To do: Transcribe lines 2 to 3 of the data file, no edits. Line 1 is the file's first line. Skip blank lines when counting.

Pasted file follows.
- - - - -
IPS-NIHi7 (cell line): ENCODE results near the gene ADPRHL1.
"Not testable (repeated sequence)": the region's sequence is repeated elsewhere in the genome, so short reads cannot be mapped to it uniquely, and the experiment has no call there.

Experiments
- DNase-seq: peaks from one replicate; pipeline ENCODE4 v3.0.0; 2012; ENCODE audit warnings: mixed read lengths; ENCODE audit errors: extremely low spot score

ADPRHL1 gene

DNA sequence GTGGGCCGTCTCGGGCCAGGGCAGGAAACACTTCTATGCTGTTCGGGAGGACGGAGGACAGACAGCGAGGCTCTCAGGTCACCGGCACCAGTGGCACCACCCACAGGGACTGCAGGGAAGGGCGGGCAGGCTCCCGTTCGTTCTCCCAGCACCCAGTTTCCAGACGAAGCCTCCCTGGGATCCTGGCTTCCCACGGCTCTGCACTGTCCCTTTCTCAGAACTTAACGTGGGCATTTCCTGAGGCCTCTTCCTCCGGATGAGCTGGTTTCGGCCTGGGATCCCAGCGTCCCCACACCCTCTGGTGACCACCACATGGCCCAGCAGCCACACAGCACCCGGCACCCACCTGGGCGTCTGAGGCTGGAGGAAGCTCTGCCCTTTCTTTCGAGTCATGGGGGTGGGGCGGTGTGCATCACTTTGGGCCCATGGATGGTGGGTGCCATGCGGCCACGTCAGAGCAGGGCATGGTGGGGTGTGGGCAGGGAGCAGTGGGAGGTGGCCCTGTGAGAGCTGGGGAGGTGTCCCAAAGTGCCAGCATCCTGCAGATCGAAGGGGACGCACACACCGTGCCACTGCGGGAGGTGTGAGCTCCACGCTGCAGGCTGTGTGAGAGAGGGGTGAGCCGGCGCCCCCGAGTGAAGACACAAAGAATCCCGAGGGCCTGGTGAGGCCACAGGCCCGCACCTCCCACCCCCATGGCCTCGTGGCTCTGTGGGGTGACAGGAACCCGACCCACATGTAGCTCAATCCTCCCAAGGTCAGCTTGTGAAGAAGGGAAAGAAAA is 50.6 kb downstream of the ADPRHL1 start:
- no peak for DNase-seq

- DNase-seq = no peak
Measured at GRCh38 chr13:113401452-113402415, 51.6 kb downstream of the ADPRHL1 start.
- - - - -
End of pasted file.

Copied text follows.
"Not testable (repeated sequence)": the region's sequence is repeated elsewhere in the genome, so short reads cannot be mapped to it uniquely, and the experiment has no call there.

Experiments